Miscellaneous links and such, mostly theological

This post strikes a good balance in responding to the controversy over a tweet Calvinist preacher John Piper posted immediately after the tornado in Oklahoma.

I enjoyed this podcast of some philosophers discussing Schleiermacher’s “On Religion.” Although they don’t seem to be very familiar with his more explicitly theological work–particularly The Christian Faith–which provides some important context in discussing his views and overall project.

The new pope seems to be taking the “preferential option for the poor” pretty seriously (via bls).

I’m in the middle of this biography of John Wesley. So far my takeaway is that Wesley was in many ways an extremely admirable person, if not necessarily a very likable one. (Of course, the same could be said of many great figures in church history.)

And here’s a new trailer for the upcoming Superman movie:

The Bonhoeffer temptation

In his book A Public Faith, Miroslav Volf writes about various approaches to Christian engagement with the wider culture in a way that is somewhat reminiscent of the typology developed by H. Richard Niebuhr in Christ and Culture. Volf identifies “liberal,” “postliberal,” and “separatist” tendencies, along with his preferred approach, which he calls “internal difference.”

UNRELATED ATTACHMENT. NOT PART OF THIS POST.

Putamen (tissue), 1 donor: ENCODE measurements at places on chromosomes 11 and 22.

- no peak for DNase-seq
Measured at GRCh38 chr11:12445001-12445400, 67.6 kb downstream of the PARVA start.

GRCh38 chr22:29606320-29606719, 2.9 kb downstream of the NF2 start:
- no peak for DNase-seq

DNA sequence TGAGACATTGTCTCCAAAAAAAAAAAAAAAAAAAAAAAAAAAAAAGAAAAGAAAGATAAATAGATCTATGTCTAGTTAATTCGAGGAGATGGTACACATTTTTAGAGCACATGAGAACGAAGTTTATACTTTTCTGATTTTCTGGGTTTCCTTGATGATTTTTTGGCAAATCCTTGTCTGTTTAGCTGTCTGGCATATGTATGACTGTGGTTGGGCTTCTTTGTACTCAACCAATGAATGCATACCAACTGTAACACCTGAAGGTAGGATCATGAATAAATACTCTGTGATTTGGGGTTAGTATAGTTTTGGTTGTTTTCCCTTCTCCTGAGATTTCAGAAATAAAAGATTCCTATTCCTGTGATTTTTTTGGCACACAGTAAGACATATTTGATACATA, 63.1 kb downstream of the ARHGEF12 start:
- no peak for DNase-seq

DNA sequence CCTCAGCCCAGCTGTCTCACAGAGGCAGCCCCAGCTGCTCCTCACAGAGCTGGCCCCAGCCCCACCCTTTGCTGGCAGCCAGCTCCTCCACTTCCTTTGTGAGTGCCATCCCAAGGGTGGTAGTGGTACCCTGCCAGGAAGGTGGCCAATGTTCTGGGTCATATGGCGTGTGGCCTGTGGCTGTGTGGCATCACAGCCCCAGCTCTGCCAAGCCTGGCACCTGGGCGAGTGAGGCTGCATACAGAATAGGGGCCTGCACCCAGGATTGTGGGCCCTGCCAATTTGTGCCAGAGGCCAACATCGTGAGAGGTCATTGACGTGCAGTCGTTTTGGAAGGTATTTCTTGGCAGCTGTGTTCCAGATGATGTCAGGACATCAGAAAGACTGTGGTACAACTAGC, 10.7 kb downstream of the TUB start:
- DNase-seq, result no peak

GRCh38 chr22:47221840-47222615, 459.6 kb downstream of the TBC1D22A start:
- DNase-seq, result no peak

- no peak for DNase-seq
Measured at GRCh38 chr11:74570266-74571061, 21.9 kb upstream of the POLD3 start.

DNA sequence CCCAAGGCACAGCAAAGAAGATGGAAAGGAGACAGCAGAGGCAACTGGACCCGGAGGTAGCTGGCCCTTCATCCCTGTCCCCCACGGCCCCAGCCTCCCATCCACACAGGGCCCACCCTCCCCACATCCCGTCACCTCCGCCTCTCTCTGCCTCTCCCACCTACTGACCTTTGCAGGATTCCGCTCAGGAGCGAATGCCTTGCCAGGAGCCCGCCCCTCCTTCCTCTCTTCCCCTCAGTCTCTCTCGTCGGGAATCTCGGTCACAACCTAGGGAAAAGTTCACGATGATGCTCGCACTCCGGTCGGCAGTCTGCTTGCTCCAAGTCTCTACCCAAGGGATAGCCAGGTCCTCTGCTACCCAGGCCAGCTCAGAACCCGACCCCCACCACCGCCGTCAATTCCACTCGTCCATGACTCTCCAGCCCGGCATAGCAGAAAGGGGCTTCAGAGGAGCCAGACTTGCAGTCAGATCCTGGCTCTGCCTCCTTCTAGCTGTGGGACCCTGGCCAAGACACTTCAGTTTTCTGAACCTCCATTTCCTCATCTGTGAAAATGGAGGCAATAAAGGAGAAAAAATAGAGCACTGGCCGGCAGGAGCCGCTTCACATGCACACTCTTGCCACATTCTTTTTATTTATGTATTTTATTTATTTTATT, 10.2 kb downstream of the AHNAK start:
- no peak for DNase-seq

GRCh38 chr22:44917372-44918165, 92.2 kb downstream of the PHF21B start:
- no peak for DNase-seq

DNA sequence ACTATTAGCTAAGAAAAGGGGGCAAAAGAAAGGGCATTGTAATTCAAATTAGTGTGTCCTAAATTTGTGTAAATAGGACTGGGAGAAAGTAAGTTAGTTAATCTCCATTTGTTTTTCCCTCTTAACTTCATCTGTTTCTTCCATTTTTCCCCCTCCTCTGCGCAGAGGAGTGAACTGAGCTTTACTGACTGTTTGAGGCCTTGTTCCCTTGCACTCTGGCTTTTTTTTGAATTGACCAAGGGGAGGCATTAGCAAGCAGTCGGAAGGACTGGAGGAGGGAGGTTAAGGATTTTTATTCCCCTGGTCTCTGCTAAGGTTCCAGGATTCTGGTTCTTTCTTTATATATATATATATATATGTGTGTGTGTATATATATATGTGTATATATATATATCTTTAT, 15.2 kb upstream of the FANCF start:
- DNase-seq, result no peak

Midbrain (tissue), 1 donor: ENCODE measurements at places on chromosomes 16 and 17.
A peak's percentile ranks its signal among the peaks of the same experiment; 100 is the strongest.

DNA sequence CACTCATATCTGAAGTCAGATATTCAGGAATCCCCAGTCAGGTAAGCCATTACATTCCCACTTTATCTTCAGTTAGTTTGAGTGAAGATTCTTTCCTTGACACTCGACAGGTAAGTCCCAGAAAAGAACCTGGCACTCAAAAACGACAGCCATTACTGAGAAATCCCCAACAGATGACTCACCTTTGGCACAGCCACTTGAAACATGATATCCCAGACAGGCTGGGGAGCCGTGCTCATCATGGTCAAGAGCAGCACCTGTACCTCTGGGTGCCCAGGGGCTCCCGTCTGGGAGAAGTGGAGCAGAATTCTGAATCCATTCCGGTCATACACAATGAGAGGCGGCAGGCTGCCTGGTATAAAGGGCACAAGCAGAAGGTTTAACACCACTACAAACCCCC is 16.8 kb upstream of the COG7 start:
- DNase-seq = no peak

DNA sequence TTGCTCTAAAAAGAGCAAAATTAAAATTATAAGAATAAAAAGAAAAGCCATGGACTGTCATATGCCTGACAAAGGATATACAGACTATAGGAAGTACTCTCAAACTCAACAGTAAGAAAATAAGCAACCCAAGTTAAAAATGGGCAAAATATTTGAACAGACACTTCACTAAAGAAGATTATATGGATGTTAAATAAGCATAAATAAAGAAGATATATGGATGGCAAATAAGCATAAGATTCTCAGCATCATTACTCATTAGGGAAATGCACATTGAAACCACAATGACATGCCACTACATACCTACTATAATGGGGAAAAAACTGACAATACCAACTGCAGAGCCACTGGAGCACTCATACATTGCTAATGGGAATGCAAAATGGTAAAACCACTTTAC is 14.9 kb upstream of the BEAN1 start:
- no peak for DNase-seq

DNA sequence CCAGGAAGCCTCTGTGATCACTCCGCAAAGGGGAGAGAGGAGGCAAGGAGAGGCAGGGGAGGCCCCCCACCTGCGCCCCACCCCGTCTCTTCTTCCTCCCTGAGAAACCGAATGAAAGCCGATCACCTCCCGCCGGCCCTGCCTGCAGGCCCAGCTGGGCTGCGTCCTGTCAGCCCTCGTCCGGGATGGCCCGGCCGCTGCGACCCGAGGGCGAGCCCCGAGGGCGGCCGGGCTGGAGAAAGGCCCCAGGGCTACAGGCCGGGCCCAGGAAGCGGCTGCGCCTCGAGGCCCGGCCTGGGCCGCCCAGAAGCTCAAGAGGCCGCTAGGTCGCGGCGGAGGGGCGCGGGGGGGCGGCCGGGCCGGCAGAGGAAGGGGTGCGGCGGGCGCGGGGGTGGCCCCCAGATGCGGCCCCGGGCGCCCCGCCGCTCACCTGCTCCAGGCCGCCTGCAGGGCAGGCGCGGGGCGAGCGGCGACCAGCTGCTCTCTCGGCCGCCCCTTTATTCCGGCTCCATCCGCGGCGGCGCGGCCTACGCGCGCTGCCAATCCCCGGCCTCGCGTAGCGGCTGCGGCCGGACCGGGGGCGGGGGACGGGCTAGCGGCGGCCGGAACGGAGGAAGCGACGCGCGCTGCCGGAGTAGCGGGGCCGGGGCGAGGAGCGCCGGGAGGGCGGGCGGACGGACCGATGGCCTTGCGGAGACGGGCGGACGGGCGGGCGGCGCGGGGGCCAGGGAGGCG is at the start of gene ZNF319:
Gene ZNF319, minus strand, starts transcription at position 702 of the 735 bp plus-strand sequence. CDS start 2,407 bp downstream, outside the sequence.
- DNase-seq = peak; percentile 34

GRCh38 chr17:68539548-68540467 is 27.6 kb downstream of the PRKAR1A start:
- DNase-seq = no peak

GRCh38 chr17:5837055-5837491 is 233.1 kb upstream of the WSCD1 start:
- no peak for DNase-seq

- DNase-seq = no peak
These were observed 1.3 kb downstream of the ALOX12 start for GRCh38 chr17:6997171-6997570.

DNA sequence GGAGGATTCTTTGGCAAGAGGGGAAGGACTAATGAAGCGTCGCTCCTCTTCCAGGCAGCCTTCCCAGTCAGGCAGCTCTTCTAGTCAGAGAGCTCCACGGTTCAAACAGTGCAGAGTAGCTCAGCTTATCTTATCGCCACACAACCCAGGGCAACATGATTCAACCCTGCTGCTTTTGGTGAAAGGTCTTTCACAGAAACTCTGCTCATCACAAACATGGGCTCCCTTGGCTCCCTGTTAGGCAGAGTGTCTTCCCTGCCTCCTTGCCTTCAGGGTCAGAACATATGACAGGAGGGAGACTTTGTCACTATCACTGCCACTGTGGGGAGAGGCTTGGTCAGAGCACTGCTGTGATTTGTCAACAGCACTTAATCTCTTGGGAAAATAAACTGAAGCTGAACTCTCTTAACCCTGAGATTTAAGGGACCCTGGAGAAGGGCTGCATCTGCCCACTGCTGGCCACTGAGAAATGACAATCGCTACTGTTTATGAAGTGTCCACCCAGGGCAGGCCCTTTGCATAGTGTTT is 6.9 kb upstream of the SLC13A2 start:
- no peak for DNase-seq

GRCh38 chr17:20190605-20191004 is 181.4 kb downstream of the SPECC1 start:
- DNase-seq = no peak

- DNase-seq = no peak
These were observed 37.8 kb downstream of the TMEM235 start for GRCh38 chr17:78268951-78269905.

Liberal accommodation is concerned to make the Christian message intelligible to nonbelievers, but often at the risk of sacrificing its distinctiveness. Postliberalism reverses this approach and tries to interpret everything outside the church within the terms of the Christian narrative. The problem with this approach is that Christian communities risk “clos[ing] themselves off from a meaningful conversation with the larger culture” (p. 86).

The separatist tendency is a radical intensification of the postliberal approach; it “imagine[s] Christian communities as islands in the sea of worldliness” (p. 87). Volf says that this approach is often inspired by a stance of Bonhoeffer-like resistance, in which churches are seen as being “In the midst of the world” but “taken out of the world” and whose surrounding cultures are viewed as “a foreign land.” Volf quotes Bonhoeffer:

At any moment [the Christian community] may receive the signal to move on. Then it will break camp, leaving behind all worldly friends and relatives, and following only the voice of the one who has called it. It leaves the foreign country and moves onward toward its heavenly home. (p. 87)